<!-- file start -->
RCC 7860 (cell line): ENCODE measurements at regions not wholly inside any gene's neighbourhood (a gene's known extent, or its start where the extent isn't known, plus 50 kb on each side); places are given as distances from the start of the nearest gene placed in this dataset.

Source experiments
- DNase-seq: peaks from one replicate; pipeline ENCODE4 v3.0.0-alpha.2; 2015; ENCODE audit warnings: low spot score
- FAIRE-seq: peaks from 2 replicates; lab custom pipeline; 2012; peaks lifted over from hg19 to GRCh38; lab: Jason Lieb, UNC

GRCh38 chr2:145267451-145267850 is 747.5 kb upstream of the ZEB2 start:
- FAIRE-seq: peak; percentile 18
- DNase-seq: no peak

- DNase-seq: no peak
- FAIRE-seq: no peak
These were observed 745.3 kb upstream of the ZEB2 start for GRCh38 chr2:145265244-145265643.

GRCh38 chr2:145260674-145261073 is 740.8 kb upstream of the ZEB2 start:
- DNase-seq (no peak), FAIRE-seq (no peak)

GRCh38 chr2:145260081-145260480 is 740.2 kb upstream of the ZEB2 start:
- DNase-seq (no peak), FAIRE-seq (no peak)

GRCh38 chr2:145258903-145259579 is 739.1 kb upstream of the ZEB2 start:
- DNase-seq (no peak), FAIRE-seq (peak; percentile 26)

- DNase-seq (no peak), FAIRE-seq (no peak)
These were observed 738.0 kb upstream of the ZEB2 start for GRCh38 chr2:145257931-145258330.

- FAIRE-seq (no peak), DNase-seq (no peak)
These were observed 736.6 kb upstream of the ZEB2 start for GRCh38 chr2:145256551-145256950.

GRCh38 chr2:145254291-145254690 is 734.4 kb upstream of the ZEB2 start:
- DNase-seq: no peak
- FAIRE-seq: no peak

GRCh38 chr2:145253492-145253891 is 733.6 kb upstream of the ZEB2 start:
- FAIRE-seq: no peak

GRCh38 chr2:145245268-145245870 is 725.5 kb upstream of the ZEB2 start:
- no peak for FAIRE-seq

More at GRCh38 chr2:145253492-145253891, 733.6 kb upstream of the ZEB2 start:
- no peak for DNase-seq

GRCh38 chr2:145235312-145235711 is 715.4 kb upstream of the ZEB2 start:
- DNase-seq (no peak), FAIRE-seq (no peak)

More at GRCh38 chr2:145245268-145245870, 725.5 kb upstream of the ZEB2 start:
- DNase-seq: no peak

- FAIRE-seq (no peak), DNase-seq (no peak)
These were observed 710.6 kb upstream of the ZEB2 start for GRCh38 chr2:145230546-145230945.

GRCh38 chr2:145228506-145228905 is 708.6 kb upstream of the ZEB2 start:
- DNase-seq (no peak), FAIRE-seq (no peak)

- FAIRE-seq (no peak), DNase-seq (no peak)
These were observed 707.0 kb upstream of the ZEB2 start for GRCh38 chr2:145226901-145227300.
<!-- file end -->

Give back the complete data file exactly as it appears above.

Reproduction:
RCC 7860 (cell line): ENCODE measurements at regions not wholly inside any gene's neighbourhood (a gene's known extent, or its start where the extent isn't known, plus 50 kb on each side); places are given as distances from the start of the nearest gene placed in this dataset.

Source experiments
- DNase-seq: peaks from one replicate; pipeline ENCODE4 v3.0.0-alpha.2; 2015; ENCODE audit warnings: low spot score
- FAIRE-seq: peaks from 2 replicates; lab custom pipeline; 2012; peaks lifted over from hg19 to GRCh38; lab: Jason Lieb, UNC

GRCh38 chr2:145267451-145267850 is 747.5 kb upstream of the ZEB2 start:
- FAIRE-seq: peak; percentile 18
- DNase-seq: no peak

- DNase-seq: no peak
- FAIRE-seq: no peak
These were observed 745.3 kb upstream of the ZEB2 start for GRCh38 chr2:145265244-145265643.

GRCh38 chr2:145260674-145261073 is 740.8 kb upstream of the ZEB2 start:
- DNase-seq (no peak), FAIRE-seq (no peak)

GRCh38 chr2:145260081-145260480 is 740.2 kb upstream of the ZEB2 start:
- DNase-seq (no peak), FAIRE-seq (no peak)

GRCh38 chr2:145258903-145259579 is 739.1 kb upstream of the ZEB2 start:
- DNase-seq (no peak), FAIRE-seq (peak; percentile 26)

- DNase-seq (no peak), FAIRE-seq (no peak)
These were observed 738.0 kb upstream of the ZEB2 start for GRCh38 chr2:145257931-145258330.

- FAIRE-seq (no peak), DNase-seq (no peak)
These were observed 736.6 kb upstream of the ZEB2 start for GRCh38 chr2:145256551-145256950.

GRCh38 chr2:145254291-145254690 is 734.4 kb upstream of the ZEB2 start:
- DNase-seq: no peak
- FAIRE-seq: no peak

GRCh38 chr2:145253492-145253891 is 733.6 kb upstream of the ZEB2 start:
- FAIRE-seq: no peak

GRCh38 chr2:145245268-145245870 is 725.5 kb upstream of the ZEB2 start:
- no peak for FAIRE-seq

More at GRCh38 chr2:145253492-145253891, 733.6 kb upstream of the ZEB2 start:
- no peak for DNase-seq

GRCh38 chr2:145235312-145235711 is 715.4 kb upstream of the ZEB2 start:
- DNase-seq (no peak), FAIRE-seq (no peak)

More at GRCh38 chr2:145245268-145245870, 725.5 kb upstream of the ZEB2 start:
- DNase-seq: no peak

- FAIRE-seq (no peak), DNase-seq (no peak)
These were observed 710.6 kb upstream of the ZEB2 start for GRCh38 chr2:145230546-145230945.

GRCh38 chr2:145228506-145228905 is 708.6 kb upstream of the ZEB2 start:
- DNase-seq (no peak), FAIRE-seq (no peak)

- FAIRE-seq (no peak), DNase-seq (no peak)
These were observed 707.0 kb upstream of the ZEB2 start for GRCh38 chr2:145226901-145227300.